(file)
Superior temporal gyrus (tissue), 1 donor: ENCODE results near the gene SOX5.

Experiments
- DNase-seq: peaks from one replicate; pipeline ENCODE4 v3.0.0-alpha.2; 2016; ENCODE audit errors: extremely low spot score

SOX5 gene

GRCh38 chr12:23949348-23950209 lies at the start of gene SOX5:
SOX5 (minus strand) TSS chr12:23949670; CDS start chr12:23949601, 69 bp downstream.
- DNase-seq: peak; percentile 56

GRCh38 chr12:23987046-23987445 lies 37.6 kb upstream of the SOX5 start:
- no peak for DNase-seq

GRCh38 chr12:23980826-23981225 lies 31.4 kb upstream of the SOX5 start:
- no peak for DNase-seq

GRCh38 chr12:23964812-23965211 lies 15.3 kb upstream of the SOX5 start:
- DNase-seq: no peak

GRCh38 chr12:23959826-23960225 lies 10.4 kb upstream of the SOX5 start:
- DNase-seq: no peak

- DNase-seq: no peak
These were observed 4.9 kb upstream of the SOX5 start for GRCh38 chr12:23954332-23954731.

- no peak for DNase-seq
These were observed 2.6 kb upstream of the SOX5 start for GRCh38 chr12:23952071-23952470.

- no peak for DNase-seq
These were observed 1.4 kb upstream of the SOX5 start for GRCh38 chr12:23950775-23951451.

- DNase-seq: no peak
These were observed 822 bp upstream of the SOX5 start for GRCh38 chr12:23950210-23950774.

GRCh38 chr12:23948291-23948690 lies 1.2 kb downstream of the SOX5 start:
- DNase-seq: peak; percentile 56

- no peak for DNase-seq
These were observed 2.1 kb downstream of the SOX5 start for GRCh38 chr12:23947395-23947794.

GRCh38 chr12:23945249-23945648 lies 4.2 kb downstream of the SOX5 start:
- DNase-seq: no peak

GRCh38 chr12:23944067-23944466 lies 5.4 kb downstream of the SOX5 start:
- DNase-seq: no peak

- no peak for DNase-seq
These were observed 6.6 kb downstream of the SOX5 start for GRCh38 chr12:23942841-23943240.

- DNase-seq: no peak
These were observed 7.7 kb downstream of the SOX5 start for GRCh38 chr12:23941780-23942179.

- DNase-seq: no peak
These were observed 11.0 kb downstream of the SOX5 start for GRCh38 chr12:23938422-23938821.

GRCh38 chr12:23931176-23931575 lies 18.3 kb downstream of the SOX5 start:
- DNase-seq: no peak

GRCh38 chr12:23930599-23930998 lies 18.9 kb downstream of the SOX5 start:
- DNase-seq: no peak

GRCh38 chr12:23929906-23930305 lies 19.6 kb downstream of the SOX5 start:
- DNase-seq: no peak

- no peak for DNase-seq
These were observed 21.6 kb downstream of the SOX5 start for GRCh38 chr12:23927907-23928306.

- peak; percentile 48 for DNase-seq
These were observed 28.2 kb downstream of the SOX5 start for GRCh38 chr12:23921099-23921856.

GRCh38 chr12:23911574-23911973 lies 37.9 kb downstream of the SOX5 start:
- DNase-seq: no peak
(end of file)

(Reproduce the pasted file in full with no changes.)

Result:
Superior temporal gyrus (tissue), 1 donor: ENCODE results near the gene SOX5.

Experiments
- DNase-seq: peaks from one replicate; pipeline ENCODE4 v3.0.0-alpha.2; 2016; ENCODE audit errors: extremely low spot score

SOX5 gene

GRCh38 chr12:23949348-23950209 lies at the start of gene SOX5:
SOX5 (minus strand) TSS chr12:23949670; CDS start chr12:23949601, 69 bp downstream.
- DNase-seq: peak; percentile 56

GRCh38 chr12:23987046-23987445 lies 37.6 kb upstream of the SOX5 start:
- no peak for DNase-seq

GRCh38 chr12:23980826-23981225 lies 31.4 kb upstream of the SOX5 start:
- no peak for DNase-seq

GRCh38 chr12:23964812-23965211 lies 15.3 kb upstream of the SOX5 start:
- DNase-seq: no peak

GRCh38 chr12:23959826-23960225 lies 10.4 kb upstream of the SOX5 start:
- DNase-seq: no peak

- DNase-seq: no peak
These were observed 4.9 kb upstream of the SOX5 start for GRCh38 chr12:23954332-23954731.

- no peak for DNase-seq
These were observed 2.6 kb upstream of the SOX5 start for GRCh38 chr12:23952071-23952470.

- no peak for DNase-seq
These were observed 1.4 kb upstream of the SOX5 start for GRCh38 chr12:23950775-23951451.

- DNase-seq: no peak
These were observed 822 bp upstream of the SOX5 start for GRCh38 chr12:23950210-23950774.

GRCh38 chr12:23948291-23948690 lies 1.2 kb downstream of the SOX5 start:
- DNase-seq: peak; percentile 56

- no peak for DNase-seq
These were observed 2.1 kb downstream of the SOX5 start for GRCh38 chr12:23947395-23947794.

GRCh38 chr12:23945249-23945648 lies 4.2 kb downstream of the SOX5 start:
- DNase-seq: no peak

GRCh38 chr12:23944067-23944466 lies 5.4 kb downstream of the SOX5 start:
- DNase-seq: no peak

- no peak for DNase-seq
These were observed 6.6 kb downstream of the SOX5 start for GRCh38 chr12:23942841-23943240.

- DNase-seq: no peak
These were observed 7.7 kb downstream of the SOX5 start for GRCh38 chr12:23941780-23942179.

- DNase-seq: no peak
These were observed 11.0 kb downstream of the SOX5 start for GRCh38 chr12:23938422-23938821.

GRCh38 chr12:23931176-23931575 lies 18.3 kb downstream of the SOX5 start:
- DNase-seq: no peak

GRCh38 chr12:23930599-23930998 lies 18.9 kb downstream of the SOX5 start:
- DNase-seq: no peak

GRCh38 chr12:23929906-23930305 lies 19.6 kb downstream of the SOX5 start:
- DNase-seq: no peak

- no peak for DNase-seq
These were observed 21.6 kb downstream of the SOX5 start for GRCh38 chr12:23927907-23928306.

- peak; percentile 48 for DNase-seq
These were observed 28.2 kb downstream of the SOX5 start for GRCh38 chr12:23921099-23921856.

GRCh38 chr12:23911574-23911973 lies 37.9 kb downstream of the SOX5 start:
- DNase-seq: no peak